The Pale-bellied Frost Lichen is protected under the federal Species at Risk Act (SARA). More information about SARA, including how it protects individual species, is available in the Species at Risk Act: A Guide.
Provincial and Territorial Protection
Status of Recovery Planning
Recovery Strategies :
Name Recovery Strategy for the Pale-bellied Frost Lichen (Physconia subpallida) in Canada
Status Final posting on SAR registry
PLEASE NOTE: Not all COSEWIC reports are currently available on the SARA Public Registry. Most of the reports not yet available are status reports for species assessed by COSEWIC prior to May 2002. Other COSEWIC reports not yet available may include those species assessed as Extinct, Data Deficient or Not at Risk. In the meantime, they are available on request from the COSEWIC Secretariat.
11 record(s) found.
- Reports on the Progress of Recovery Document Implementation (1 record(s) found.)
- COSEWIC Status Reports (1 record(s) found.)
- COSEWIC Assessments (1 record(s) found.)
- Response Statements (1 record(s) found.)
- Recovery Strategies (1 record(s) found.)
- Action Plans (1 record(s) found.)
- Orders (2 record(s) found.)
- COSEWIC Annual Reports (1 record(s) found.)
- Consultation Documents (1 record(s) found.)
- Recovery Document Posting Plans (1 record(s) found.)
Reports on the Progress of Recovery Document Implementation
COSEWIC Status Reports
Response Statement - Pale-bellied Frost Lichen (2010-12-02)This lichen is an eastern North American endemic that, in Canada, is restricted to 2 known locations in southern Ontario. The lichen grows as an epiphyte on hardwoods and requires bark with high pH and high moisture holding capacity. Only 45 individuals are known, growing on 16 trees. The lichen appears to have suffered a dramatic population decline throughout its range since the early 1900’s; in Canada 4 historical sites have been lost. The major threat to the lichen is air pollution and timber harvest.
COSEWIC Annual Reports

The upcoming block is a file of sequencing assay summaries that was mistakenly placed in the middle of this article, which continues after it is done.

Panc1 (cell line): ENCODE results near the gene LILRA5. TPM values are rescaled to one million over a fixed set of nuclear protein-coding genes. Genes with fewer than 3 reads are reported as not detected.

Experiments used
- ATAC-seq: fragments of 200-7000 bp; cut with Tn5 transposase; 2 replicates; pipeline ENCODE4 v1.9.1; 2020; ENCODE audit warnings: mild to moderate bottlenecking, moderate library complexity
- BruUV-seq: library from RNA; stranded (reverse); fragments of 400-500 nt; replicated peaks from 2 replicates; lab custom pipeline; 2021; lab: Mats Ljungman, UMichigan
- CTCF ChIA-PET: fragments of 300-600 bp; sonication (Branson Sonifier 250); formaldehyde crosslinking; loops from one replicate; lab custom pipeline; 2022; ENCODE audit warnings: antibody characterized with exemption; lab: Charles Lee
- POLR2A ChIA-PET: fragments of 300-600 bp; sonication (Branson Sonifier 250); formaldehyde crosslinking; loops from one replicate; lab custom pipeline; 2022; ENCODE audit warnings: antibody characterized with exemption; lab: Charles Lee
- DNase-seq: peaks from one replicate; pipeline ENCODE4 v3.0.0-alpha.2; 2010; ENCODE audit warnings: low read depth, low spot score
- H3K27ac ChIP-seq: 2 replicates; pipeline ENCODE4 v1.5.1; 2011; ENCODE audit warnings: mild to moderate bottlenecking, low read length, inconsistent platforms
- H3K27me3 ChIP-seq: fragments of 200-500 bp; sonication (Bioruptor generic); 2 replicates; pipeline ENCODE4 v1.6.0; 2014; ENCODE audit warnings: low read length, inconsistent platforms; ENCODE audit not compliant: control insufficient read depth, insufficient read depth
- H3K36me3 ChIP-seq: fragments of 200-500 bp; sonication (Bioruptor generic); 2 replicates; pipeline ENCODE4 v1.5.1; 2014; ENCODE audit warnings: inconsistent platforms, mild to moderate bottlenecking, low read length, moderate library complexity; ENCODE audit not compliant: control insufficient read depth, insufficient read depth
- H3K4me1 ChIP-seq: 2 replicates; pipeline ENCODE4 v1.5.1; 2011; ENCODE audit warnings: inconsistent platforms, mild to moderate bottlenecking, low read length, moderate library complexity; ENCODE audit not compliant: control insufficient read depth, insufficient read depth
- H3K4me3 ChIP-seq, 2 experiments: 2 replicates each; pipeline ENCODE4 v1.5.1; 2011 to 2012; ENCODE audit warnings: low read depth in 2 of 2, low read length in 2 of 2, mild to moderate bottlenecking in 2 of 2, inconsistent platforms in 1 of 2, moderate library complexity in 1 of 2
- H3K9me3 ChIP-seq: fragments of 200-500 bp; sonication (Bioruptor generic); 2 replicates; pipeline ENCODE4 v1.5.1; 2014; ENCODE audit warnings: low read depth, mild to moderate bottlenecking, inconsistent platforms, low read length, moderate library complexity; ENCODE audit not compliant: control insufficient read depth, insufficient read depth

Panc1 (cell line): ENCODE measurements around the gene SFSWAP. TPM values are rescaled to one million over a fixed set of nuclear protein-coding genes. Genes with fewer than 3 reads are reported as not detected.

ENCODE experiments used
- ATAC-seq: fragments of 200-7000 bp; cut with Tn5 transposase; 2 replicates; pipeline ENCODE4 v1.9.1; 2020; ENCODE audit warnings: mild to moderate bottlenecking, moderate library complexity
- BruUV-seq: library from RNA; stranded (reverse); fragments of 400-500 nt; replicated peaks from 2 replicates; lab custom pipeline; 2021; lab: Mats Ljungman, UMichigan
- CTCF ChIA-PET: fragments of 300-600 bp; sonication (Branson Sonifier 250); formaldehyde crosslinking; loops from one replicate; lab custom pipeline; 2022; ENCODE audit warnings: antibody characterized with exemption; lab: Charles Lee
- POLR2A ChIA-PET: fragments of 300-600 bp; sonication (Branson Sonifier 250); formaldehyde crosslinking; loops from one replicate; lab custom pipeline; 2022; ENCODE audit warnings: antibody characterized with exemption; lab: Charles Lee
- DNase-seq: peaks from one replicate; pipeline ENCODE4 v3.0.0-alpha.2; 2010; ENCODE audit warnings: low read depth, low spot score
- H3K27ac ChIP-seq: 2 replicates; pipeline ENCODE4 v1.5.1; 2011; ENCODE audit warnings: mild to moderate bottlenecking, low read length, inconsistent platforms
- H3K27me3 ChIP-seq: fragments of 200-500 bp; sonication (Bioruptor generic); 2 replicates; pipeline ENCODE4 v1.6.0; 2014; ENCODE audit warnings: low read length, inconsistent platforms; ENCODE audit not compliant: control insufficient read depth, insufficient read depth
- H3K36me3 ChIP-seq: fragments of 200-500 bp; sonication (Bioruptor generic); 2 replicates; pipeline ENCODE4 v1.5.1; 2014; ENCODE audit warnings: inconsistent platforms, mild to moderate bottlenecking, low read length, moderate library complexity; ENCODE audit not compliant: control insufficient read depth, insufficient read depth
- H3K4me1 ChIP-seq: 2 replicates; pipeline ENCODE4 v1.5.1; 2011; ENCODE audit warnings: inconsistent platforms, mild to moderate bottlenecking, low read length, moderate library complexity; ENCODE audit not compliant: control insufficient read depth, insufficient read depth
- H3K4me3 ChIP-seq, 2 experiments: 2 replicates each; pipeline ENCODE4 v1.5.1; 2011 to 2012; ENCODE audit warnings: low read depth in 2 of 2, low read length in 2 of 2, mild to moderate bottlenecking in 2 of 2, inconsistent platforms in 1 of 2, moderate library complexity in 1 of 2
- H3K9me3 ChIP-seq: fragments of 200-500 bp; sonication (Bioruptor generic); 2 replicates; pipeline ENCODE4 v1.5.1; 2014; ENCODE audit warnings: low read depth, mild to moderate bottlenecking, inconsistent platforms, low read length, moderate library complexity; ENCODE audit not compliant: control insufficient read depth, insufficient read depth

COSEWIC Annual Report - 2010 (2010-09-03)Under Canada’s Species At Risk Act (SARA), the foremost function of COSEWIC is to “assess the status of each wildlife species considered by COSEWIC to be at risk and, as part of the assessment, identify existing and potential threats to the species”. During the past year, COSEWIC held two Wildlife Species Assessment Meetings and reviewed the status of 79 wildlife species (species, subspecies, populations). During the meeting of November 2009, COSEWIC assessed or reviewed the classification of the status of 28 wildlife species. COSEWIC assessed or reviewed the classification of an additional 51 wildlife species (species, subspecies and populations) during their April 2010 meeting. For species already found on Schedule 1 of SARA, the classification of 32 species was reviewed by COSEWIC and the status of the wildlife species was confirmed to be in the same category (extirpated - no longer found in the wild in Canada but occurring elsewhere, endangered, threatened or of special concern). The wildlife species assessment results for the 2009-2010 reporting period include the following: Extirpated: 6 Endangered: 39 Threatened: 16 Special Concern: 17 Data Deficient: 1 This report transmits to the Minister the status of 46 species newly classified as extirpated, endangered, threatened or of special concern, fulfilling COSEWIC’s obligations under SARA Section 24 and 25. A full detailed summary of the assessment for each species and the reason for the designation can be found in Appendix I of the attached report. Since its inception, COSEWIC has assessed 602 wildlife species in various risk categories, including 262 Endangered, 151 Threatened, 166 Special Concern and 23 Extirpated. In addition, 13 wildlife species have been assessed as Extinct. Also, to date, 46 wildlife species have been identified by COSEWIC as Data Deficient and 166 wildlife species were assessed as Not at Risk. This year has been a particularly productive year for COSEWIC’s Aboriginal Traditional Knowledge (ATK) Subcommittee. In April 2010 COSEWIC approved the Aboriginal Traditional Knowledge Process and Protocol Guidelines, providing clear and agreed principles for the gathering of Aboriginal Traditional Knowledge to carry out COSEWIC functions as required under Section 15(2) of SARA (See Appendix III of the attached report). We are grateful for the rich and enthusiastic contribution made by community elders and experts in helping the ATK Subcommittee prepare the ATK protocols.